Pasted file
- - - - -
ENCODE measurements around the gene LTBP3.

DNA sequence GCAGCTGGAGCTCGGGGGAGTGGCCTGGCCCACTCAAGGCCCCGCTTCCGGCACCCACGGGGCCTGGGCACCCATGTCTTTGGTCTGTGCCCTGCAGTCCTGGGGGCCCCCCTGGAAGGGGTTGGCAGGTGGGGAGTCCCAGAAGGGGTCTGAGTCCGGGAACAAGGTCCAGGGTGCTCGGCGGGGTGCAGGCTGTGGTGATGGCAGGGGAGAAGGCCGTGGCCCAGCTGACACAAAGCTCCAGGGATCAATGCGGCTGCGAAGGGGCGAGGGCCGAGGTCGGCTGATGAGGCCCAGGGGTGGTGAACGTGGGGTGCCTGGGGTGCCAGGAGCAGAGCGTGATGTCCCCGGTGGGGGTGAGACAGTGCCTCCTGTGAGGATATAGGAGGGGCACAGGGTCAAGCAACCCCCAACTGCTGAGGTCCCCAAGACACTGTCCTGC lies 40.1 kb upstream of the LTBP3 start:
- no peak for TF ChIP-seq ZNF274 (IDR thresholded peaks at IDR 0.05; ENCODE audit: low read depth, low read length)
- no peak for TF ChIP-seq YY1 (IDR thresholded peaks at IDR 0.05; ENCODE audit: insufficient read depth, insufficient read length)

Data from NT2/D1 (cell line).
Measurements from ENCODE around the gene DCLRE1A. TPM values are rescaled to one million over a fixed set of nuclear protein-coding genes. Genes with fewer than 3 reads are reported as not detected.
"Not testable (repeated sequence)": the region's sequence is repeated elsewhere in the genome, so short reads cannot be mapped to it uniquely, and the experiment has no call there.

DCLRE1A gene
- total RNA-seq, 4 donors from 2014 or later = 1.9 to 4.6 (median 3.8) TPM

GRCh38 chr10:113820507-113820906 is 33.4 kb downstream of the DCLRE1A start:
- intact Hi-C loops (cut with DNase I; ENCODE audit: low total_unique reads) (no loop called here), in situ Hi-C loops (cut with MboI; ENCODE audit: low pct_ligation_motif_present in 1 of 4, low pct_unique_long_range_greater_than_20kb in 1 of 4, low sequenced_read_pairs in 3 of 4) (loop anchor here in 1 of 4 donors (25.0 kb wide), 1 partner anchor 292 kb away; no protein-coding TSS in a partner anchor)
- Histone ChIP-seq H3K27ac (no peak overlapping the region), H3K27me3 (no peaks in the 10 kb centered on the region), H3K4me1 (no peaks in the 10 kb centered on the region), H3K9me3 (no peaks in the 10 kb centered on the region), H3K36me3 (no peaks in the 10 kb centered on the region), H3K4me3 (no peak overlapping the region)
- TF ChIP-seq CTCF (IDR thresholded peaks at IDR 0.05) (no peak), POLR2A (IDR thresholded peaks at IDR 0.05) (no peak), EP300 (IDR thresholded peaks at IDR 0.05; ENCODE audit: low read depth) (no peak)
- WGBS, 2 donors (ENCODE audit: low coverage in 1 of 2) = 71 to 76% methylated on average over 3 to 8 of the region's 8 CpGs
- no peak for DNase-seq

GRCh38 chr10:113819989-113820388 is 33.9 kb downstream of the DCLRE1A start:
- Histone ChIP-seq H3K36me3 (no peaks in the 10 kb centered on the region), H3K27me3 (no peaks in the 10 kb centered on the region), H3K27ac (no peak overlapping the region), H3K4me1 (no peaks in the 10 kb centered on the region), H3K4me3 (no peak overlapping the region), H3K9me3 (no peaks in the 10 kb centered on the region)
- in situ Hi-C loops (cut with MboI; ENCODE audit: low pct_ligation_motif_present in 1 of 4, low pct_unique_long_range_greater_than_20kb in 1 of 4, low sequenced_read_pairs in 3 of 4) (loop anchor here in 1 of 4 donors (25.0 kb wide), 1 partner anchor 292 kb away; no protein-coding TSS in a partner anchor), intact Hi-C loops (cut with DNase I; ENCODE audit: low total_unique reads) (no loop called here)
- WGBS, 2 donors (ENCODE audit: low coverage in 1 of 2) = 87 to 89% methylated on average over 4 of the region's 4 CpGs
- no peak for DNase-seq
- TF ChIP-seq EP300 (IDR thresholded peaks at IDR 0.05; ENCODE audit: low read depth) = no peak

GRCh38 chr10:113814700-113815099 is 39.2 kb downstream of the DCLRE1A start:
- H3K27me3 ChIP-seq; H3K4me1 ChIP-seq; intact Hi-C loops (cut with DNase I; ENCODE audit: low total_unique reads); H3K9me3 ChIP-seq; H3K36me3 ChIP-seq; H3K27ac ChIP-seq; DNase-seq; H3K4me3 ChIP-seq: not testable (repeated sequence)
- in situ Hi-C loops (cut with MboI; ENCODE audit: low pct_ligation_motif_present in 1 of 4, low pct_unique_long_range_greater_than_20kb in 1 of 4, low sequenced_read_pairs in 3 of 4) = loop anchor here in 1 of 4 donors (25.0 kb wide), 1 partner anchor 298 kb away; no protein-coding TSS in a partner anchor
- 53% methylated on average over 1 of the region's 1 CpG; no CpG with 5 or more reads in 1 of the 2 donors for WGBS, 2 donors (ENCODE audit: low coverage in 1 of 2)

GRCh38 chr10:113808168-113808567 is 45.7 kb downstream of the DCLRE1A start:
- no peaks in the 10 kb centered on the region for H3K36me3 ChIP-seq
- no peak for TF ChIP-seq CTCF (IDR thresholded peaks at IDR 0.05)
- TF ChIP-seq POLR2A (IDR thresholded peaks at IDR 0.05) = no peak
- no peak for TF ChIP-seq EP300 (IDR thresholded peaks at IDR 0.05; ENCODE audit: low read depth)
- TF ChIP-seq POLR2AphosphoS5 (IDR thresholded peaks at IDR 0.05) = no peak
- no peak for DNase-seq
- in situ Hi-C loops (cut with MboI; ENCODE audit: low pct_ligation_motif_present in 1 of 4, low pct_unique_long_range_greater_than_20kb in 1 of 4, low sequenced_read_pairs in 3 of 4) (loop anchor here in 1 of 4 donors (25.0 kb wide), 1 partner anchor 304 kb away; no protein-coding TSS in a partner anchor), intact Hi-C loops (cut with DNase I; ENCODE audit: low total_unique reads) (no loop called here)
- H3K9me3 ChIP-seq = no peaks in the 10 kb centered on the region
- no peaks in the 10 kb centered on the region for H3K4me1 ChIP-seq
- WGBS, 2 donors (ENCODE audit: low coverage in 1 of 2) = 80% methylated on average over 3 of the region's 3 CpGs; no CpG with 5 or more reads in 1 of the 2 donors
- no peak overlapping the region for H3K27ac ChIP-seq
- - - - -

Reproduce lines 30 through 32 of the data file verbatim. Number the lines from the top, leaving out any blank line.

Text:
- no peak for TF ChIP-seq EP300 (IDR thresholded peaks at IDR 0.05; ENCODE audit: low read depth)
- TF ChIP-seq POLR2AphosphoS5 (IDR thresholded peaks at IDR 0.05) = no peak
- no peak for DNase-seq